By Theodore A. Postol
When Barack Obama was campaigning for president in 2008, he famously pledged to place nuclear disarmament at the center of his national-security strategy. He seemed to be delivering on that promise when he began outlining the terms of an arms-reduction treaty with Russian President Dmitri Medvedev during his first months in office. In a highly celebrated speech in Prague in April 2009, Obama declared that “the existence of thousands of nuclear weapons is the most dangerous legacy of the Cold War,” and he restated “America’s commitment to seek the peace and security of a world without nuclear weapons.” Later that year, the Nobel Committee cited the president’s leadership on this issue when it awarded him the Peace Prize.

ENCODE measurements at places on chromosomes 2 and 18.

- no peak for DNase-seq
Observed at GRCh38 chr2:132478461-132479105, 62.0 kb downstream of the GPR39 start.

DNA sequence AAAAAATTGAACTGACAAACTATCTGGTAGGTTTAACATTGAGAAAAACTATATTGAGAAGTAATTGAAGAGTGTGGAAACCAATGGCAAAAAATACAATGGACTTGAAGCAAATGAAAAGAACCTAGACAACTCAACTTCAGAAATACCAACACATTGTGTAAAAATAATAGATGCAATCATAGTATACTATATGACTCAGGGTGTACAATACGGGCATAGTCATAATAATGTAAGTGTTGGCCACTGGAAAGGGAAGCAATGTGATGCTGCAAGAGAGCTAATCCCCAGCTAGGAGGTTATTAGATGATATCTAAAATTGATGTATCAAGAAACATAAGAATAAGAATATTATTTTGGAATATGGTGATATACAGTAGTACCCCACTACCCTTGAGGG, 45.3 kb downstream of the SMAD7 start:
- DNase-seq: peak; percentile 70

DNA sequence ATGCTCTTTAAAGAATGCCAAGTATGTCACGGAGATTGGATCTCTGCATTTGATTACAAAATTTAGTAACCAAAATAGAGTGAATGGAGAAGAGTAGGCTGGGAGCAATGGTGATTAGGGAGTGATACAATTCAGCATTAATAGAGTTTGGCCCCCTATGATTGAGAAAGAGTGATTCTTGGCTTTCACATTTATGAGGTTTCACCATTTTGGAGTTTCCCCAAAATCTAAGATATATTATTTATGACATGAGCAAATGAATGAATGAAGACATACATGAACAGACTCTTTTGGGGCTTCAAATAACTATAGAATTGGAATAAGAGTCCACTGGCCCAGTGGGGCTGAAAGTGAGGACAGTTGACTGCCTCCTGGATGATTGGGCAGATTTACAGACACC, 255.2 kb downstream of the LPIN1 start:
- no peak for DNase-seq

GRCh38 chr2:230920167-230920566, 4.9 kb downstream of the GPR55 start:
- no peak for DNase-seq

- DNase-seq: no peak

Why, then, we must ask, is the Obama administration moving forward with an ambitious nuclear-weapons modernization program that could dramatically raise the threat of nuclear war? The program aims to overhaul the entire US nuclear-weapons arsenal, with a particular focus on improving the fusing systems and accuracy of long-range land- and sea-based ballistic-missile warheads and on increasing the killing power of other nuclear warheads. A recent federal study estimated the cost of this enterprise at $1 trillion.